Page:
A euro was worth $1.25 when I moved to Paris in 2004. Now it's more like $1.60. So, am I happy I don't live there anymore? Not at all, but I'm much more careful with my money when I pass through When I returned for a visit at the end of last year, I remembered ways to stretch a euro in the City of Light

1. Consider a flat

For stays of a week or more, rent an apartment. Given the expensive hotel rates and lodging tax, an apartment rental can be cost effective. Lots of established agencies specialize in places suitable for vacationers, including rothray.com, rentalfrance.com and parisaddress.com.

In December, I stayed in a small but well-equipped one-bedroom apartment near the Centre Pompidou in the Fourth arrondissement; its rate is less than $200 a night year-round.

In an apartment, you'll usually get more space than in a hotel room, and you can avoid $20 breakfasts by having them at home - in bed, if you wish.

2. A less-steep sleep

If you don't want an apartment, find a good, moderately priced hotel and book ahead. Here are a few: Hotel Langlois (63 Rue St.-Lazare, 011-33-1-48-74-78-24, hotel-langlois.com), on the Right Bank near Gare St.-Lazare, with doubles from $210; Hotel les Degres de Notre Dame (10 Rue des Grands Degres, 011-33-1-55-42-88-88, lesdegreshotel.com), in the Latin Quarter, doubles from $173 including breakfast; and Hotel du Dragon (36 Rue du Dragon, 011-33-1-45-48-51-05, hoteldudragon.com) in St. Germain, doubles $173.

3 3. From the airport

A cab from Charles de Gaulle Airport to central Paris can cost as much as $75. A new, automated, electric light-rail line now operates at the Paris airport. The free system operates 24/7 and links all three terminals, the RER and TGV train stations and long-term parking lots.

The Roissybus leaves from Terminals 1, 2 and 3. It costs about $13 and drops you off at L'Opera Garnier. A cab from there to most places in the heart of the city shouldn't cost more than $10.

Of course, getting to and from Orly Airport is easier and less expensive (about $30 to $40) because it's slightly closer to the city than de Gaulle. Orly handles mostly short-haul flights and is worth remembering if you plan to travel within the European Union.

4. Use pedal power

Everyone knows how efficient and cost effective it is to use the Metro, but since last year, Paris has added a mass transit system that's also worth trying out: Velib', a bicycle-rental program aimed chiefly at getting cars, congestion and pollution out of the city.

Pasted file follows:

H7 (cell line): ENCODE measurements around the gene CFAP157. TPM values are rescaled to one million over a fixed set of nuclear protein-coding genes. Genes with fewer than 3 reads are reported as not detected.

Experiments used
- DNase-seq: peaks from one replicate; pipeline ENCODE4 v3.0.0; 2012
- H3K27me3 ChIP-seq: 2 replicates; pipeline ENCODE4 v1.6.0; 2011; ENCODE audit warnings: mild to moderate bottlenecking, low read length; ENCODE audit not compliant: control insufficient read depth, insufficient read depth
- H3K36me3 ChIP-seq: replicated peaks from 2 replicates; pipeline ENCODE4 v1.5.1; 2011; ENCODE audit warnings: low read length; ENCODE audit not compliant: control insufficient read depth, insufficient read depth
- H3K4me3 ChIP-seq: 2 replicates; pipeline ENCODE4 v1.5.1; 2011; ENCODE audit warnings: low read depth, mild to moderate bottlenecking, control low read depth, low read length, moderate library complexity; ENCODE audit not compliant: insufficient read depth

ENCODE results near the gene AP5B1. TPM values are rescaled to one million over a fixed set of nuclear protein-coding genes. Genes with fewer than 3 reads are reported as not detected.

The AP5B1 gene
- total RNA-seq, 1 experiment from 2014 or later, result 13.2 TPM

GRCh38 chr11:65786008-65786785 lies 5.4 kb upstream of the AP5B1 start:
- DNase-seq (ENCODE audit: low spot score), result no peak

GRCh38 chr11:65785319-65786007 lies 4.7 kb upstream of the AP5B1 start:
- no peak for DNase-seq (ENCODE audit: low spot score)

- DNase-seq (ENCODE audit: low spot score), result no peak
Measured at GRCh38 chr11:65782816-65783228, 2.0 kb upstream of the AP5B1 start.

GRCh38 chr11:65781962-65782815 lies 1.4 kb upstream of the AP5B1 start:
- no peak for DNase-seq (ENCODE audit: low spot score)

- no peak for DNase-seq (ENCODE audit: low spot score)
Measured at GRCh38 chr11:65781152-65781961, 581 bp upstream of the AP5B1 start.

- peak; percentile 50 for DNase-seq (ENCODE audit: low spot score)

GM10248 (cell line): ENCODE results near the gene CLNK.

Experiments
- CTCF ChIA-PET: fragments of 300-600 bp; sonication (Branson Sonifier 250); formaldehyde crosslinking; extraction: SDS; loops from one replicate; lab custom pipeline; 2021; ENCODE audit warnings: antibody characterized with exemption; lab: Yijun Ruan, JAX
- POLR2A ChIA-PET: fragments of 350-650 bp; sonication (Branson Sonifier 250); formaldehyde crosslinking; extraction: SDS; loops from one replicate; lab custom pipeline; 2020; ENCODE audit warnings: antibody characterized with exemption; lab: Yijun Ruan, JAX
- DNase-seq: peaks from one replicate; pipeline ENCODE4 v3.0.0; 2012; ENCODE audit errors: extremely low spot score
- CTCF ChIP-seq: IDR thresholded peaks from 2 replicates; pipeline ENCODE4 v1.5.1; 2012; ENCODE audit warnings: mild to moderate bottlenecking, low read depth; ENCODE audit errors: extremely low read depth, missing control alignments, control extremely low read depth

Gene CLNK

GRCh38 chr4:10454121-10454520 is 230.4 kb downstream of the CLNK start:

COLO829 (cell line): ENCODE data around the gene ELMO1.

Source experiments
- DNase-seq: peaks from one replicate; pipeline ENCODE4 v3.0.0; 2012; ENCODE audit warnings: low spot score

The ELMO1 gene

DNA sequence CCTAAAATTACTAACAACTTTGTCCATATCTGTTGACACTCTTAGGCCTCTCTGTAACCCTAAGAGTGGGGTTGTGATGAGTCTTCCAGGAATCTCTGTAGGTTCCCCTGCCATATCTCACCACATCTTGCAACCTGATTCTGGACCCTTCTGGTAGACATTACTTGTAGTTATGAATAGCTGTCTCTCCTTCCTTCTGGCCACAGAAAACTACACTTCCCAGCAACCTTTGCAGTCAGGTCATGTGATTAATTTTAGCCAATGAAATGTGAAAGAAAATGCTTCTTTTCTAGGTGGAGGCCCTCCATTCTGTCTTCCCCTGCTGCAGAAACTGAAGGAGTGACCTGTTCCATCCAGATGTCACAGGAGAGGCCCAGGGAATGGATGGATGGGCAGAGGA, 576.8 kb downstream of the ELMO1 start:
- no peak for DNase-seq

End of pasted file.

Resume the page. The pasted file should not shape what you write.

Velib' enables people to pick up a bicycle at one location and return it to another. There are hundreds of Velib' stations (with more than 20,000 bikes), not to mention about 230 miles of bike lanes.

Riders must buy a one-day access card (about $1.50) or a seven-day pass (about $7.50) from meters in the Velib' parking stations.

The rental is free for the first half-hour; the second half-hour costs $3; every half-hour after that costs $6.

5. Seeing the sights

The concentration of museums in Paris is astonishing, and you could find yourself visiting at least one a day, which can run into serious money. The Musee du Quai Branly costs about $13 a person and Versailles about $20. But 60 museums, including Branly and Versailles, are open to people who buy the official Paris Museum Pass, sold at tourist information bureaus, museums, monuments and parismuse umpass.com. The price for unlimited entry to participating sites is $45 for two days; $65 for four days; and $90 for six days.

Entrance is free at a handful of public cemeteries, including Pere Lachaise, Paris' largest, and museums, including the Musee Carnavalet in the Marais and the Musee des Beaux-Arts de la Ville de Paris on Avenue Winston Churchill.

6. Bloggers' haven

If your hotel doesn't offer free Internet access, don't pay to hook up there. The rates are better at Milk, a chain of five Internet halls in prime tourist neighborhoods such as the Pantheon, St. Michel and Les Halles. Milk is not a cafe; it's for serious Internet use, open 24/7. A five-hour ticket (usable on repeat visits) costs about $18; rates are lower at night, milklub.com.

7. Park it here

There's no better place to drink for free in the soul of the city than in its exquisite parks, decorated with sculpture and flower beds, surrounded by historic palaces and museums. They are beloved by Parisians and visitors alike. At the Tuileries and the Jardin du Luxembourg, you can claim a lawn chair by fountains where kids launch miniature boats and lovers kiss. There are cafes bowered by handsome old trees, jogging paths (the one around the Jardin du Luxembourg is especially popular with Paris jocks), pony rides for the kids and beautifully landscaped vistas. Mind you, though, keep off the grass.

8. Armchair Paris

Although it might sound heretical, you could save a bundle by staying home and renting "Ratatouille." Every major site in Paris - the sewer as well as the Eiffel Tower - turns up in the charming 2007 animated film about a French rat, Remy, who knows how to cook.